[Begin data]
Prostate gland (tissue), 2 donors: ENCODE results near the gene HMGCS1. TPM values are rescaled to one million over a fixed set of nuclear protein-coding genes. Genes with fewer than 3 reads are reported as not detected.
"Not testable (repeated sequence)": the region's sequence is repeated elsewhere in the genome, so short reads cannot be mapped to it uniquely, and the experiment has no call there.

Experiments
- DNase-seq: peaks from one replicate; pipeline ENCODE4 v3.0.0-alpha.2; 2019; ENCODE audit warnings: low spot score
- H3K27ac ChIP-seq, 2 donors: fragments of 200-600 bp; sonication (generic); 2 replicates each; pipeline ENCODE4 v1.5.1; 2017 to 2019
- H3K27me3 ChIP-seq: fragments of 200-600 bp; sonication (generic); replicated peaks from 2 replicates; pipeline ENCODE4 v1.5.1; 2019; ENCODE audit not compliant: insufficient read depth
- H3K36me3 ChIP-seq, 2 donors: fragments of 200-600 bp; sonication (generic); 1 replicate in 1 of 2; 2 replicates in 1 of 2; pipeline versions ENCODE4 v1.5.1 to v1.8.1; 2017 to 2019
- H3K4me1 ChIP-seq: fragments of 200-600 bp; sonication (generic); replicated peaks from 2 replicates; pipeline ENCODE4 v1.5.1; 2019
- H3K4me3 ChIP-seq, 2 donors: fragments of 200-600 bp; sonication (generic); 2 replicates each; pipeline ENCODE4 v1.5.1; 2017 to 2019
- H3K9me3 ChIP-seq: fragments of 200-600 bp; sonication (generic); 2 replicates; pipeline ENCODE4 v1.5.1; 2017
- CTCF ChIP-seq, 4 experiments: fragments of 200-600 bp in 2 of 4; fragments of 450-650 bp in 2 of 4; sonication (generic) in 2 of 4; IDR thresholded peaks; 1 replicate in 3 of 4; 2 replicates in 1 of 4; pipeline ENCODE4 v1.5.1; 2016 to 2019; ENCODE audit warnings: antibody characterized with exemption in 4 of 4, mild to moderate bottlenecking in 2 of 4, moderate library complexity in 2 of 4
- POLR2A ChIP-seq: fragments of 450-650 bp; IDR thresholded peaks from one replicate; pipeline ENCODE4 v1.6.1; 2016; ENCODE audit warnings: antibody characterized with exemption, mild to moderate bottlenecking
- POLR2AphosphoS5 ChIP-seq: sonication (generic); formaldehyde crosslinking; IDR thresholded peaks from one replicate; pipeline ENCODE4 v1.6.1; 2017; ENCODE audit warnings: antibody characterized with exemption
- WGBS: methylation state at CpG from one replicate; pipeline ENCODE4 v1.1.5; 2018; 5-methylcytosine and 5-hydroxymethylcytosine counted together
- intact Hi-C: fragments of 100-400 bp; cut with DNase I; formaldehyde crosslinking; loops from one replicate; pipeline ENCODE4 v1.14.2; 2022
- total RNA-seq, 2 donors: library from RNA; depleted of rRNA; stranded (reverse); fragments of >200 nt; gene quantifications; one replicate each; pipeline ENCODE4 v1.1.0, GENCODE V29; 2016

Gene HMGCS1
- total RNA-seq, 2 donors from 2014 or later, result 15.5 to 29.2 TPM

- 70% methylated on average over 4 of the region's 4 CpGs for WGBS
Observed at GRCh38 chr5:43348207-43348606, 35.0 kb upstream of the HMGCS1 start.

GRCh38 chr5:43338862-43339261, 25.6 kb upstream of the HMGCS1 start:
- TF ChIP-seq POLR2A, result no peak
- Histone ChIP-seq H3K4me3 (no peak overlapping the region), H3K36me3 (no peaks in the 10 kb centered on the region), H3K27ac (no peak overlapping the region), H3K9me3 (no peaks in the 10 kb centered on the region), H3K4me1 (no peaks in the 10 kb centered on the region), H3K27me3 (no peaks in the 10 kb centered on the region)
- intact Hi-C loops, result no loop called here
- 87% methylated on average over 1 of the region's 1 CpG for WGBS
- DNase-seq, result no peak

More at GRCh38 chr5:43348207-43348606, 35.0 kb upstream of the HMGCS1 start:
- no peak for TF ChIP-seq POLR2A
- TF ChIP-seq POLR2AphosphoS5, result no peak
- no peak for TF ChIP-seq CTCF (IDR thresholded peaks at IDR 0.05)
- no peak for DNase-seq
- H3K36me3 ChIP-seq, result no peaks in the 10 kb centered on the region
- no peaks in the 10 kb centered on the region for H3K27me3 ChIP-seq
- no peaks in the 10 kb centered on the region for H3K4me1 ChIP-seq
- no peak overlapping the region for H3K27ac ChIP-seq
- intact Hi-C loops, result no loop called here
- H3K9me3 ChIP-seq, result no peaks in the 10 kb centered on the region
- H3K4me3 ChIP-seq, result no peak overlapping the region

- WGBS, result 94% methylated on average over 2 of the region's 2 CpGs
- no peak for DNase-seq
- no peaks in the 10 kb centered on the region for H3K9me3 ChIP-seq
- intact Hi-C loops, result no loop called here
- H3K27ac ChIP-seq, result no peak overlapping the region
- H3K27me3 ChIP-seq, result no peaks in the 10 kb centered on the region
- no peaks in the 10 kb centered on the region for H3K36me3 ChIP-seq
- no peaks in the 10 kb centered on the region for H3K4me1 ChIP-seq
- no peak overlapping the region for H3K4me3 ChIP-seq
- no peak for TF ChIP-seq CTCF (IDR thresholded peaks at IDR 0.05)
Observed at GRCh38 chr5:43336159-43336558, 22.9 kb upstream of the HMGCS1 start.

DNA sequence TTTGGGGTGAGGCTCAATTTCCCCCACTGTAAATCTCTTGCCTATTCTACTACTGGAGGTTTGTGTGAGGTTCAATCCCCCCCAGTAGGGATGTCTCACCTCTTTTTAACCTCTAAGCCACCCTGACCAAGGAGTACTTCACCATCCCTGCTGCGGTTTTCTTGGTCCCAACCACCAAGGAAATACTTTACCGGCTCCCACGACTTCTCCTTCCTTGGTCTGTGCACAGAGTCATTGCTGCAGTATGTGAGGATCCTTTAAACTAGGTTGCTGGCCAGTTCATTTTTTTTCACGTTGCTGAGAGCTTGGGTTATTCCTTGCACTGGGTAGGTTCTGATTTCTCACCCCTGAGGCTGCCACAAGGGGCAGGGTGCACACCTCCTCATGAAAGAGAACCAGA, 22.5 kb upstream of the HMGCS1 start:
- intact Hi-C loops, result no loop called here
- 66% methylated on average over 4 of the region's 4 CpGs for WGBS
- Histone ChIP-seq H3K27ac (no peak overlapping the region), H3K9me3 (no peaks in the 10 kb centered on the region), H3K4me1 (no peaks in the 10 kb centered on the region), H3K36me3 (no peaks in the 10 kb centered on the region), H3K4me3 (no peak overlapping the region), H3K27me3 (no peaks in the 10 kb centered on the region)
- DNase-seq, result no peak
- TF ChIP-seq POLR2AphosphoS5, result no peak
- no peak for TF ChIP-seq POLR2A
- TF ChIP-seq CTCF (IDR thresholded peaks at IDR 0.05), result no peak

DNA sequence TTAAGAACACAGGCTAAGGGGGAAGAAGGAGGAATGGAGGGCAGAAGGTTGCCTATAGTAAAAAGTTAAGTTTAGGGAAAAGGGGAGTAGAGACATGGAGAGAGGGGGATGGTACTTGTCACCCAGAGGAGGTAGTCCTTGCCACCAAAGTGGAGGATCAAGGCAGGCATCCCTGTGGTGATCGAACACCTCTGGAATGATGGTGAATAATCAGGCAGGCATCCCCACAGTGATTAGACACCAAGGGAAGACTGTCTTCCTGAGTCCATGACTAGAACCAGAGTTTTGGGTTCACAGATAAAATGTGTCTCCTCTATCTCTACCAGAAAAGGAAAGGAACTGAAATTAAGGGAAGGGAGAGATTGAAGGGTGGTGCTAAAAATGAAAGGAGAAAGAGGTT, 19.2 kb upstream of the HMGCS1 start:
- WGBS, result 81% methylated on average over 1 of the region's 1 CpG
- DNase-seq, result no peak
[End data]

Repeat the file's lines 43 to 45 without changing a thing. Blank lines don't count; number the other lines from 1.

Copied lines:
- H3K27ac ChIP-seq, result no peak overlapping the region
- H3K27me3 ChIP-seq, result no peaks in the 10 kb centered on the region
- no peaks in the 10 kb centered on the region for H3K36me3 ChIP-seq